Edited by David Shatz, OU Press, $45
This is an edited collection of sermons delivered over a 50-year period by Rabbi Norman Lamm, Chancellor of Yeshiva University and a well-known voice of modern Orthodoxy. It consists of some 55 essays on the festival cycle from Rosh Hashanah to Tishah b'Av, as well as a number of thoughtful pieces on Yom Ha'atzmaut.
They reflect Rabbi Lamm's eloquence and erudition, blending a huge array of Torah sources with contemporary cultural and political references. While in some cases quite chatty, they are also highly-structured homiletical masterpieces, packed with pithy and challenging observations.
I was struck by his ability to extract powerful lessons from phenomena that are often overlooked. His piece on the prohibition of wearing leather shoes on Yom Kippur illustrates this: he attributes it to the affirmation of all life on the holiest of days and the realisation that "we must not trample the sensitivities of others underfoot".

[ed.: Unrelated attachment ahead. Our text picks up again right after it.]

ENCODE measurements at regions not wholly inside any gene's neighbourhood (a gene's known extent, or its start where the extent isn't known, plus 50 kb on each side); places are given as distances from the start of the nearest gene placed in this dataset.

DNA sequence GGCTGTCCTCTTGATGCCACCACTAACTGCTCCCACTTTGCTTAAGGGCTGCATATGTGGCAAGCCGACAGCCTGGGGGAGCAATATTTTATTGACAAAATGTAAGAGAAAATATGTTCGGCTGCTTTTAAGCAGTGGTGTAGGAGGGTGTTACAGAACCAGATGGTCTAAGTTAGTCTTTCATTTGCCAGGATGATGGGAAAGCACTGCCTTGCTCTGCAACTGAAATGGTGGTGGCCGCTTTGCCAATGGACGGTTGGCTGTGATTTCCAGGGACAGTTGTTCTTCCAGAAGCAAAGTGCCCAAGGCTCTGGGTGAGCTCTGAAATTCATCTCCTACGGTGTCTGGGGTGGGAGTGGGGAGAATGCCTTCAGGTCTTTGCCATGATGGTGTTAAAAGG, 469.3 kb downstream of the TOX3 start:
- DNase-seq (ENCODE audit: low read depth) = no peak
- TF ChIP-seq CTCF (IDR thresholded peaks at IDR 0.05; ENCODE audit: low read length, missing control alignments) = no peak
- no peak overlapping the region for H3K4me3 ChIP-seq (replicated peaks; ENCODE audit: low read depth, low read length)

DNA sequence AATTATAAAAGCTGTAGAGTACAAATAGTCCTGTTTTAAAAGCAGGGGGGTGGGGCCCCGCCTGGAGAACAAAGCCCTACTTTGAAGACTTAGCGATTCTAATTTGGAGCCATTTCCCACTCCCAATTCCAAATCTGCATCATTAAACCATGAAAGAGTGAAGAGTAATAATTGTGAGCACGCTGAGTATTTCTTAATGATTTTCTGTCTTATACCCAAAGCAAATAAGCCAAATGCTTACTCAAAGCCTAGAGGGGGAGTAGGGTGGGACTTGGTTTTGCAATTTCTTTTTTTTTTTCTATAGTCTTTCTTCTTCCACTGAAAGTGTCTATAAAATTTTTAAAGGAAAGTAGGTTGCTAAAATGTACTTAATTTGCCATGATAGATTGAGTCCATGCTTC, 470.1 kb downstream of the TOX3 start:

Other examples include fascinating essays on the difference between "haste" and "hurry" - rushing towards life or away from it (Pesach); the limits of practicality and the seminal role of unsophisticated visionaries in bringing Jewish history to fruition (Yom Yerushalayim); Jewish identity and the centrality of Torah literacy (Shavuot).
For the pulpit rabbi, the collection is a terrific goldmine of ideas; for the layperson, a sophisticated companion for every festival. Highly recommended, if rather expensive.